Newcomers to the House of Lords

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The Independent Online
Labour

Waheed Alli: 34. Managing director of the highly successful Planet Television, which launched the Big Breakfast show for Channel 4. Said to be worth pounds 10m. He is a personal friend of Tony Blair.

Tom Sawyer: 55. The Party's outgoing general secretary is thought to have played a key role in bringing the party back from the political wilderness as a moder- niser. A former deputy general secretary of Nupe and held the same position with Unison.

Melvyn Bragg: 58. A leading figure in arts broadcasting for 20 years, presenting and editing the South Bank Show. Head of arts at London Weekend Television. Also a radio presenter, novelist and screenwriter.

Brian Mackenzie: 55. Former vice-president and president of the Superintendents' Association. Advised Michael Howard and Jack Straw.

Norman Warner: 58. Senior policy adviser to Jack Straw, the Home Secretary. Social policy guru and ministerial adviser on welfare and criminal justice issues in the Seventies and early Eighties.

Chris Haskins: 61. Chairman of Northern Foods, a businessman who has taken a keen interest in social issues. A member of the New Deal Task Force, and a trustee of the Runnymede Trust and the Civil Liberties Trust.

David Brookman, 61. Former member of the NEC and a member of the TUC General Council.

Anthony Clarke: 66. Former deputy general secretary of the Union of Postal Workers, he was chairman of the Party for a short time in the early Nineties.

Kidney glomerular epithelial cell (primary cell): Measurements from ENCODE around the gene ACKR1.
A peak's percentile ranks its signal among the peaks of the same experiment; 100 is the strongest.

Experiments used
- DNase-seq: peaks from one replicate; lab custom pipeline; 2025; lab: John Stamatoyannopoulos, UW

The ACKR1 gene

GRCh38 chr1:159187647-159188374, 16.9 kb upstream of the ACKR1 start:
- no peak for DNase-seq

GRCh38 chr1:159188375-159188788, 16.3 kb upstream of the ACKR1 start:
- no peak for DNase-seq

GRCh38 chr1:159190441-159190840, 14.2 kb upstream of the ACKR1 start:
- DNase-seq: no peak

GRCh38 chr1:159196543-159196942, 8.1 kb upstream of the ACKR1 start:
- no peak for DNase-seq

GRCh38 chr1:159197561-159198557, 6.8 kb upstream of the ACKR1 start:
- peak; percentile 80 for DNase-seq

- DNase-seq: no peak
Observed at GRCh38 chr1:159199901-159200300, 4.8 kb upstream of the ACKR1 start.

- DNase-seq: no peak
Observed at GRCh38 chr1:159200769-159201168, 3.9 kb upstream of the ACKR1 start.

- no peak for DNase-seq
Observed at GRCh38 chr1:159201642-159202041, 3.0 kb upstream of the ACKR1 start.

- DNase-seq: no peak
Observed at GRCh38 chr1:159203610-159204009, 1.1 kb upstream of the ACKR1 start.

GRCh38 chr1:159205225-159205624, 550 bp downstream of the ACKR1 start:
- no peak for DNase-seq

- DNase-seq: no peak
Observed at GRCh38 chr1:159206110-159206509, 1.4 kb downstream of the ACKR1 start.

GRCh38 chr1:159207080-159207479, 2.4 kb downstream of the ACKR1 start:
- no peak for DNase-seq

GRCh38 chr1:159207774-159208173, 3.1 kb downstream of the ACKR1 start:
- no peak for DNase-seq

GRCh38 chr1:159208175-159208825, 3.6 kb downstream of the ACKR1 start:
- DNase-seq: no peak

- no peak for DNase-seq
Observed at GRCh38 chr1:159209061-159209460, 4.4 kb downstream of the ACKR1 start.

Tony Christopher: 73. Chairman of the Trades Union Fund Managers Ltd.

Christine Crawley: 48. MEP for Birmingham East, and deputy leader of the European Parliamentary Party since 1994.

John Tomlinson: 59. MEP for Birmingham West and the budget spokesman for the European Parliamentary Party.

Nazir Ahmed: 41. Founder of the British Muslim Councillors Forum. Chairman of South Yorkshire Party.

William Bach: 51. A Leicestershire barrister who had defended pop stars and footballers.

David Evans: 55. Chairman of the Centurion Press Group, the largest print manufacturing group in Europe. Sponsor of Emily's List, designed to bring more women into Parliament.

Toby Harris: 44. The leader of Haringey Council and chairman of the Association of London Government.

Mary Goudie: 52. Public affairs consultant and former minder to Roy Hattersley.

Glenys Thornton: 45. Another public affairs consultant. Former chair of Greater London Party.

Pola Uddin: 38. Equality manager at the London Borough of Newham, where she was elected in 1990 as the first Bangladeshi-born woman to sit on a local authority in Britain.

Conservative

Norman Lamont: 56. Former Chancellor doomed by Black Wednesday, when Britain was forced out of the ERM. Acrimoniously sacked by former friend John Major.

Sir Tim Bell: 56. PR consultant and former Saatchi executive who advised both Margaret Thatcher and John Major. Responsible for the " isn't working" posters.

Peta Buscombe: a vice chairman of the Conservative Party, is now playing a crucial role in the Tories' attempts to reinvent themselves following the election disaster.

Philip Norton: 47. Professor of government and director of the Centre for Legislative Studies at the University of Hull.

Paul White: leader of the Tories on Essex County Council and deputy chairman of the Local Government Association. One of the most senior local government figures in the party.

Liberal Democrat

Sue Miller: 44. The former Liberal Democrat leader on South Somerset District Council, which was the Local Government Chronicle council of the year in 1997.

Margaret Sharp: 59. An academic and member of the Liberal Democrat Federal Policy Committee. A founder member and former election candidate for the SDP, and an election candidate for the Liberal Democrats.

Timothy Clement-Jones: 48. A public affairs consultant and chairman of the Liberal Democrat Federal Finance Committee.

Andrew Phillips: 59. A solicitor and chairman of the Citizenship Foundation.

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